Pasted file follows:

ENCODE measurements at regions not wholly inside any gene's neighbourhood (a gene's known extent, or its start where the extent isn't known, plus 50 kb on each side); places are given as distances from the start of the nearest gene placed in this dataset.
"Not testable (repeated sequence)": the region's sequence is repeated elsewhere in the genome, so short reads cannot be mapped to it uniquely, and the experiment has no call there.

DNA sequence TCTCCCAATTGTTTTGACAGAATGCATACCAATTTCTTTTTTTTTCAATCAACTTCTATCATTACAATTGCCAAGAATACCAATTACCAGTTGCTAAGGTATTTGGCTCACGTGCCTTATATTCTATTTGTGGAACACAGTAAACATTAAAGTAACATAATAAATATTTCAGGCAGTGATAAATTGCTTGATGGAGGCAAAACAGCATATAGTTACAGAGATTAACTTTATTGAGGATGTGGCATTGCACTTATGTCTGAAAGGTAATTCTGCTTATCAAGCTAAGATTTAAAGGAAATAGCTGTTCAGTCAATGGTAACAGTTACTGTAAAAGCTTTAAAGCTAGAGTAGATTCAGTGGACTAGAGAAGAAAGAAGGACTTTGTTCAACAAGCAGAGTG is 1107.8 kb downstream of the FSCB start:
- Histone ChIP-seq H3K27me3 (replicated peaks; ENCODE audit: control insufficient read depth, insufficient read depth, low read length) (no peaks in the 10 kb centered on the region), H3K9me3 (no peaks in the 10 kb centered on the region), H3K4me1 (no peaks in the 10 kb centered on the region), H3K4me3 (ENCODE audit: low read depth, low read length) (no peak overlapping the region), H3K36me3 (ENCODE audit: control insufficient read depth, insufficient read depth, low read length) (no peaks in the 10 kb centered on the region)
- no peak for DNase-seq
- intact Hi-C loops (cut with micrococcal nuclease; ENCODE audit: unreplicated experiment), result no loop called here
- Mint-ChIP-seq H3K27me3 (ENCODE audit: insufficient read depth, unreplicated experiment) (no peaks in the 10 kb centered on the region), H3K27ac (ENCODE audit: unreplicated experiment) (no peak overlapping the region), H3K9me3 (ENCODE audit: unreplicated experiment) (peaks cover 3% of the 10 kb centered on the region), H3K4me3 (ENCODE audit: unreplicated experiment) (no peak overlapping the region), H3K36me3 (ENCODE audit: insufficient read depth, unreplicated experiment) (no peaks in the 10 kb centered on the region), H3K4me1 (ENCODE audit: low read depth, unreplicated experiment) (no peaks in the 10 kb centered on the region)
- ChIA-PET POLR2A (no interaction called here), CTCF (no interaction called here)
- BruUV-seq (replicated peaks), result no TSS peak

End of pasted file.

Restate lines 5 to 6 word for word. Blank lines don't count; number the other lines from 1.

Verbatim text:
- no peak for DNase-seq
- intact Hi-C loops (cut with micrococcal nuclease; ENCODE audit: unreplicated experiment), result no loop called here